Mortelmans, Lodewijk

Antwerpen, 05/02/1868 > Antwerpen, 24/06/1952


Mortelmans, Lodewijk

by Els Stevens after Jan Dewilde

Lodewijk Mortelmans studied at the 'Vlaamsche Muziekschool' in Antwerp with Joseph Tilborghs, Jan Blockx, and Peter Benoit. However, he wanted to graduate from a Royal Conservatory and therefore enrolled in 1887 at the Royal Conservatoire of Brussels. There he took the piano course of De Greef and counterpoint with Hubert Ferdinand Kufferath. Kufferath had a reputation for coaching young composers for the Prix de Rome, and Mortelmans wanted to pursue perfection with a view to competing for this prestigious state prize for music. However, Mortelmans did not thrive in Brussels and dropped out of the Conservatoire already in 1888.

For the prestige of the 'Vlaamsche Muziekschool' in Antwerp it was of vital importance to have as soon as possible a student who earned the Prix de Rome, and pressure was exerted on Mortelmans to become Benoit's first student who succeeded in this. Ironically enough, Mortelmans's first entry for the prize in 1889 happened unbeknown to Benoit. According to Benoit it would indeed have been better for Mortelmans to compete at the moment when he was ready to win. However, Mortelmans felt already like exploring in advance how such a competition worked, so he entered for the prize nonetheless. That year he had to be satisfied with a shared second prize. In 1891 Mortelmans took a second chance, but this time he gave up even before the end of the second preparatory test. He was ill and feared intrigues of the jury. Eventually Mortelmans earned the highly coveted prize in 1893 with the cantata Lady Macbeth.

After having secured the Prix de Rome Mortelmans was received in state as a popular hero in Antwerp, and his success had a more than symbolic significance in Benoit's struggle to have his Music School elevated to the rank of Royal Conservatory. Therefore Mortelmans was prominently visible at the celebrations for the transformation to Royal Flemish Conservatory in 1897.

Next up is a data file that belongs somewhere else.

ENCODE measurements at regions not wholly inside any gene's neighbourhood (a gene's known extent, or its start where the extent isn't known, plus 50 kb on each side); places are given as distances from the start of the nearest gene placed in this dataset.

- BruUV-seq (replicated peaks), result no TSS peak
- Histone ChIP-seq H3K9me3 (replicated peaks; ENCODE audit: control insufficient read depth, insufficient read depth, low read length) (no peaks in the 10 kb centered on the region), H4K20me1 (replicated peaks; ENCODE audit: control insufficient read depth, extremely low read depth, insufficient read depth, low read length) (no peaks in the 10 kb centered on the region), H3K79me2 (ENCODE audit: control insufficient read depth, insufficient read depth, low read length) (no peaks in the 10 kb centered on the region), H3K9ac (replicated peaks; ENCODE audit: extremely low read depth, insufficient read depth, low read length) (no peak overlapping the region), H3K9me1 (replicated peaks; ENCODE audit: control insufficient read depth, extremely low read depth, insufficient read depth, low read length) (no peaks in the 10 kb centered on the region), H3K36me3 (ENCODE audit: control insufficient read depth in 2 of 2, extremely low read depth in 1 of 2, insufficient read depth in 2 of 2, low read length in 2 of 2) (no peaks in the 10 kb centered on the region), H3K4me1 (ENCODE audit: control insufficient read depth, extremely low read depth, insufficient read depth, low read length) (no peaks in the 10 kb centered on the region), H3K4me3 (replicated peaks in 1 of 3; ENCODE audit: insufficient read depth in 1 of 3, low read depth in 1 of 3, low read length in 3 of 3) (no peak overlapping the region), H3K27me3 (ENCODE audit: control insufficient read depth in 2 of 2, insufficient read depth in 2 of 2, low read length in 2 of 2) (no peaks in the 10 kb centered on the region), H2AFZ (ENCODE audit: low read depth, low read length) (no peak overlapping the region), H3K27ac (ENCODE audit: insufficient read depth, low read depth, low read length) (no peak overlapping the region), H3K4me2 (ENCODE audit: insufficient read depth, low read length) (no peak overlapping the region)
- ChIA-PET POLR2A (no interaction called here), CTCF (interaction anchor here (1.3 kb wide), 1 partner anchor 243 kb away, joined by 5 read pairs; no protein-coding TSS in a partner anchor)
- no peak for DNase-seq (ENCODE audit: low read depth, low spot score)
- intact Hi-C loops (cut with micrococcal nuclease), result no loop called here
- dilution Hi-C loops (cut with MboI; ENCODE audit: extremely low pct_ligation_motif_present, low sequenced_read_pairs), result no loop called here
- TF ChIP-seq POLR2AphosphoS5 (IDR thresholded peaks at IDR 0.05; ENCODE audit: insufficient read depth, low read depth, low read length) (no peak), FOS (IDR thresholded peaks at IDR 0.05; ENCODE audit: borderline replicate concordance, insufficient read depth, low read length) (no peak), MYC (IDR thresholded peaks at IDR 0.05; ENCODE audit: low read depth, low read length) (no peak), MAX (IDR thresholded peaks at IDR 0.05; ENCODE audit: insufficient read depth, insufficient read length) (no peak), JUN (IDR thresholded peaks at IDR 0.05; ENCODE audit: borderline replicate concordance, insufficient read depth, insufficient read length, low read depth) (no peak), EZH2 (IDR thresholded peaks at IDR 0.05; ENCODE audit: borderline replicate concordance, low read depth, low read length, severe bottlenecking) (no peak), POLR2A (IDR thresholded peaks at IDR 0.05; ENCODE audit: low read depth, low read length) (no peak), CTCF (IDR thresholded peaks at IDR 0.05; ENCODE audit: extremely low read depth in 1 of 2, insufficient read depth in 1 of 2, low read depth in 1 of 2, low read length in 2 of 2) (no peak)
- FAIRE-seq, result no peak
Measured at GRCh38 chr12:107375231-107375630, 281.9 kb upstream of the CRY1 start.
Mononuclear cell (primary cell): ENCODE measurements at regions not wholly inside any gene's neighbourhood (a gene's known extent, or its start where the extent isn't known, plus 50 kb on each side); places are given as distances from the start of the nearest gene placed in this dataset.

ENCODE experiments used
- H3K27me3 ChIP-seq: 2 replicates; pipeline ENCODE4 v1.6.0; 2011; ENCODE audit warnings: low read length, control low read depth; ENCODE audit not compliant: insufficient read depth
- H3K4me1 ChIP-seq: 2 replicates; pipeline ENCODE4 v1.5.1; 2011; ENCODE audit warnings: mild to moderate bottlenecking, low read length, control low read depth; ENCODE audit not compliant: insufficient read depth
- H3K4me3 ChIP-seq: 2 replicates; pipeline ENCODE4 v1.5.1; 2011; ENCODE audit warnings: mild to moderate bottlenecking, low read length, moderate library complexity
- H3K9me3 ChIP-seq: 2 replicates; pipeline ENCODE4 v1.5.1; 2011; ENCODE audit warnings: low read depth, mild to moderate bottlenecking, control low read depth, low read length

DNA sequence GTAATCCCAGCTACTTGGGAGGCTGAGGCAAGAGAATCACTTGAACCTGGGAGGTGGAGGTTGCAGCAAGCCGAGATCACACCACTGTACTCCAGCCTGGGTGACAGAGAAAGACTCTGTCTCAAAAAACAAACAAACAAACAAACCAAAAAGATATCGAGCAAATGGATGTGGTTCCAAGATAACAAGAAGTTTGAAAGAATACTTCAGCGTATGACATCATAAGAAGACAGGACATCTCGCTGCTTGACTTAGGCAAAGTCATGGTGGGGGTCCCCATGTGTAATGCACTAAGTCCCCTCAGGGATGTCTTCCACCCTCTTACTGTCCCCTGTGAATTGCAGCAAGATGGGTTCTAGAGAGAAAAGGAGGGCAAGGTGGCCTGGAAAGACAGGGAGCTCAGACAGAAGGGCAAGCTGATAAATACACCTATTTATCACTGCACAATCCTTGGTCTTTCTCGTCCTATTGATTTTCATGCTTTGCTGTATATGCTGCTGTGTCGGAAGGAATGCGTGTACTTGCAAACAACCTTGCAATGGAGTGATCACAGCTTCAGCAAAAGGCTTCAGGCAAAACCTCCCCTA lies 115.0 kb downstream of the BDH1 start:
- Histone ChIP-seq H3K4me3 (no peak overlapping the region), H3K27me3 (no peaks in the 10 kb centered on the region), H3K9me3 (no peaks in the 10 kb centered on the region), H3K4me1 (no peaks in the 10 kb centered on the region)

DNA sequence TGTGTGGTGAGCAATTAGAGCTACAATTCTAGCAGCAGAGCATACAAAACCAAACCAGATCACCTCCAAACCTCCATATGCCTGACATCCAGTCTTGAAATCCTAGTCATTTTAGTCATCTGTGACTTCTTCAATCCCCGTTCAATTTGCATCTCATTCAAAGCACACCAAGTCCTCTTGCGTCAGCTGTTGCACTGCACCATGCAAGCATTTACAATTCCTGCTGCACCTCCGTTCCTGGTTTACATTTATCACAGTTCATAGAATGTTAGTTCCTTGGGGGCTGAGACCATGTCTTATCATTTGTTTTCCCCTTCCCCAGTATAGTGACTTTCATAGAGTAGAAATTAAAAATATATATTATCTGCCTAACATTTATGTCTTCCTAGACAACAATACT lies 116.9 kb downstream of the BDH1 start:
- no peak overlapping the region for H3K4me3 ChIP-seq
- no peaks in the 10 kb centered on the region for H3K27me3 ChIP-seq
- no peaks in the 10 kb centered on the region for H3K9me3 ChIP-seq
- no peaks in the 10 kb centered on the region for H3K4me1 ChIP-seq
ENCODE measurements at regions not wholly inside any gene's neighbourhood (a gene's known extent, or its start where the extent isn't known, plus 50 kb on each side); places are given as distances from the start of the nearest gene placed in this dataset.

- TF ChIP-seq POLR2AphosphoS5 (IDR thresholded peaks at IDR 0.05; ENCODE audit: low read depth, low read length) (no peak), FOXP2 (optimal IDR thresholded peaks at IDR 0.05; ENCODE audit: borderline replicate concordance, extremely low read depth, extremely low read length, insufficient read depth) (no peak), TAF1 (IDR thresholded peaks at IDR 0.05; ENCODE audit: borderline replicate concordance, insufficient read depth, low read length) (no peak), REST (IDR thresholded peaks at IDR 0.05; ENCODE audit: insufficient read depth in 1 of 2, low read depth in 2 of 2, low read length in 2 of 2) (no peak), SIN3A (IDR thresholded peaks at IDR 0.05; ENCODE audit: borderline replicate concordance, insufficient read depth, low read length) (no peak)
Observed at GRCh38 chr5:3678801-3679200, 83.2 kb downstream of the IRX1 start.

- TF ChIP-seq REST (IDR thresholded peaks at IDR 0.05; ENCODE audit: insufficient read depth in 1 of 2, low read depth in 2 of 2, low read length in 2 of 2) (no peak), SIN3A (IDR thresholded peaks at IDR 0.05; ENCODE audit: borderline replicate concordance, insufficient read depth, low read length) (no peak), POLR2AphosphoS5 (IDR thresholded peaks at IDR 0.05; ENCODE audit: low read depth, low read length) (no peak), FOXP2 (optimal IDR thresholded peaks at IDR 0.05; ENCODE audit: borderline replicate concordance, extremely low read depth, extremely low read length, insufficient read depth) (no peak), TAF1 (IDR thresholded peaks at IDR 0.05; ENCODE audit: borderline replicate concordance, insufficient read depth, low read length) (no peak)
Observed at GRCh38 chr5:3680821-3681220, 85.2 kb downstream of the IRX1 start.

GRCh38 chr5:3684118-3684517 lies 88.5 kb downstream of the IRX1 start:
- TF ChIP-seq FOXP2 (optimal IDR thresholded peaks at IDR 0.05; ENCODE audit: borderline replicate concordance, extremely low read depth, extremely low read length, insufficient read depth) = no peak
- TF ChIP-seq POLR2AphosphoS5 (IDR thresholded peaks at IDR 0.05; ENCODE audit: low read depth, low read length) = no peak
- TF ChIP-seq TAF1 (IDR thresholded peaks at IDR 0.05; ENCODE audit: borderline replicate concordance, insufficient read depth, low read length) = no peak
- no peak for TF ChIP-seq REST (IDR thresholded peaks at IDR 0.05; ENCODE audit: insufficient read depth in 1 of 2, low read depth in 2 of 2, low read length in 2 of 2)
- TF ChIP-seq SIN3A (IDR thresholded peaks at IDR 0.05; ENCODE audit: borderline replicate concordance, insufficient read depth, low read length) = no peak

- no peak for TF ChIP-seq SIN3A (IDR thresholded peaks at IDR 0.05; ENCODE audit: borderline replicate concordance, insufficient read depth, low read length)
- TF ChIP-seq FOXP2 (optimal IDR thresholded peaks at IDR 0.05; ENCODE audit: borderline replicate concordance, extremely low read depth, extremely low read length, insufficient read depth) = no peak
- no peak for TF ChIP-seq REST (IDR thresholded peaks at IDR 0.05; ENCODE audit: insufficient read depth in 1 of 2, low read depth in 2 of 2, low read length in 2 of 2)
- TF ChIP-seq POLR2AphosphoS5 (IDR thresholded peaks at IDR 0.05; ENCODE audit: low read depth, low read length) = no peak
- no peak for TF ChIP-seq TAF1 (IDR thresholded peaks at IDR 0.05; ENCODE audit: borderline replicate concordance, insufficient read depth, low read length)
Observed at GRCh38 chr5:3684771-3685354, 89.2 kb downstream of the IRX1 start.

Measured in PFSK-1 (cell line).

After Benoit's death in 1901 Mortelmans was mentioned as a possible successor, but eventually Blockx was appointed, while Mortelmans got the course of counterpoint and fugue. After the death of Blockx in 1912, Mortelmans explicitly applied for the position of director of the Conservatory. But much to his disappointment he had to yield to Emile Wambach this time. Mortelmans continued teaching counterpoint and fugue, highly respected for his qualities as a professor. After Wambach's death on 6 May, 1924, Mortelmans finally became the fourth director of the Antwerp Conservatory on 6 September of the same year.

In retirement Mortelmans led a secluded life in Waasmunster, where he kept composing piano music, orchestrating early songs, arranging folk melodies and writing a handbook for counterpoint.

Mortelmans's accomplishment lies mainly in the field of songs and piano music. In his best songs Mortelmans managed to achieve a most felicitous psychological merging of text and music, as the musicologist Jan L. Broeckx remarked. His songs belong to the very best that was written in those years. Therefore Mortelmans was rightly dubbed "the Prince of Flemish Song".

Mortelmans's pieces for piano are steeped in intimacy rather than being show pieces. Among his best-known piano pieces Vier lyrische stukken (Four Lyrical Pieces, 1919), Het wielewaalt en leeuwerikt (It Loriots and Larks, 1921), inspired by the poet Guido Gezelle), and Saidja's lied (Saidja's Song, 1929), inspired by Multatuli's Max Havelaar) deserve to be singled out for special praise. His orchestral style, after having been influenced by Brahms, Schumann and Wagner, came into its own as an early form of impressionism.

Mortelmans bridged the gap between romanticism and impressionism in Flanders, introducing as he did after Benoit's community art and Blockx' bourgeois realism the era of individualistic emotion and of aestheticism as a foregrounded quality in the work of art.

© Studiecentrum voor Vlaamse Muziek vzw - Els Stevens after Jan Dewilde (translation: Joris Duytschaever)